(pron. BAN-shee, BAN DROO-id, kerher’righth, konyack, ben nee’ yeh, NIX-EE)
nigh: wash, Irish nighim, Old Irish dofonuch, English nick, Auld Nick, a water power, German nix; Sanskrit nij, clean. Siouxsie & the Banshees: Snake Woman & the Night Washers

A crow perching on a house is often the form taken by the Banshee or fairy woman. She comes “in a dark mist to the window of a person who has been long ailing, and to flap her wings against the glass, while repeating aloud his or her name, which was believed to mean that the patient must die [at]..” In the Book of Lismore: Great Stone the bean-sí comes out on Samhain: Summer’s End: Halloween and can fortell the future to men. A fuath (pron foo-a): shapeshifting river fairy part of the race of Fomorian: Those Who Live Under the Sea Giants who live in the realm of Draca. Form green water goblins with yellow manes & tails or old hags who drag humans to their underwater caves to be slaves by floating golden cups & treasures on the surface of the water.

The banshee can be a beautiful, green-eyed, red-haired woman with green dress, red slippers, & grey cloak; or red webbed footed, 1 nostriled, 1 toothed, elderly gray-haired woman in a black skirt washing the clothes of a person who will die. Her crying is called caoine (pron KEEN). She can be defeated by carrying a branch of rowan: quickbeam/quicken or mountain ash and answering 3 riddles. When caught, she must reveal the name of the person who is to die and grant 3 wishes.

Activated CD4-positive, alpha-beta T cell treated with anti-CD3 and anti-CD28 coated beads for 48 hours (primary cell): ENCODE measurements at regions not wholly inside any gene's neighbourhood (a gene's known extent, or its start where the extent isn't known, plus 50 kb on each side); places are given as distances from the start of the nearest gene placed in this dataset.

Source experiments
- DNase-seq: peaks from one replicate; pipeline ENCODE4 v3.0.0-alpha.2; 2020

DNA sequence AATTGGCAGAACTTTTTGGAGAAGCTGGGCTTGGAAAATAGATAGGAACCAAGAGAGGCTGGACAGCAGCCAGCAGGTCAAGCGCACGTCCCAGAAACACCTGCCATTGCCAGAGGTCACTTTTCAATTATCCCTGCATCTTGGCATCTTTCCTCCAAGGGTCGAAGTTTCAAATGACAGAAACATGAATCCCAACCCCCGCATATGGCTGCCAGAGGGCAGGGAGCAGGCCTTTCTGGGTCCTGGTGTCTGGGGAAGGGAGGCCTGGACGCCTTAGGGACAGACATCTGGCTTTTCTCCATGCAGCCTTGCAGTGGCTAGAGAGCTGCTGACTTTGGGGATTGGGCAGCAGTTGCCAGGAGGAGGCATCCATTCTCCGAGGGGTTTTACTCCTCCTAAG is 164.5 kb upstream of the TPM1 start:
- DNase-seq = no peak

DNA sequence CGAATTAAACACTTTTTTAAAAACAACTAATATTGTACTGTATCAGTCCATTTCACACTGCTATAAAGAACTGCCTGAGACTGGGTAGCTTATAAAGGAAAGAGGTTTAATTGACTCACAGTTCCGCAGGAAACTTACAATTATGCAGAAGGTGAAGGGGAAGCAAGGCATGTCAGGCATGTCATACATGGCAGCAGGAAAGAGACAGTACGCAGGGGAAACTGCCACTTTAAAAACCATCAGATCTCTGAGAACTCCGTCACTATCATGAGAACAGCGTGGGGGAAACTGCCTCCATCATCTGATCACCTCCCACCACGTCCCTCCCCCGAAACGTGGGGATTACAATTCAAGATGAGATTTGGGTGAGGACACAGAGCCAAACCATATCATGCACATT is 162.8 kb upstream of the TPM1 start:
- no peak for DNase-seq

The Cyhiraeth of Wales is an old woman with tangled hair, long black teeth, skinny, long shrivelled arms out of proportion to the body. “So it is preferable, as coming probably near the truth, to say that what we have here is a trace of an ancestress. This spectral female used to be oftener heard than seen; but her blood-freezing shriek was as a rule to be heard when she came to a cross-road or to water, in which she splashed with her hands. At the same time she would make the most doleful noise and exclaim, in case the frightened hearer happened to be a wife, Fy ngwr, fy ngwr! 'my husband, my husband!' If it was the man the exclamation would be, Fy ngwraig, fy ngwraig! 'my wife, my wife!' Or in either case it might be, Fy mhlentyn, fy mhlentyn, fy mhlentyn bach! 'my child, my child, my little child!' These cries meant the approaching death of the hearer’s husband, wife, or child, as the case might be; but if the scream was inarticulate it was reckoned probable that the hearer himself was the person foremourned.”

In Brittany she is seen as a trio of night washers dressed in green with webbed duck feet who wash graveclothes at midnight. Those who can survive the night by twisting the sheets the opposite direction of the washers are granted three wishes. Others say you should never answer their questions, approach, or disturb them since they are a death omen. The bean-sí is a soul collector if seen with the Gan Ceann: Without a Head. Her sister is the Leannán Sidhe: Fairy Sweetheart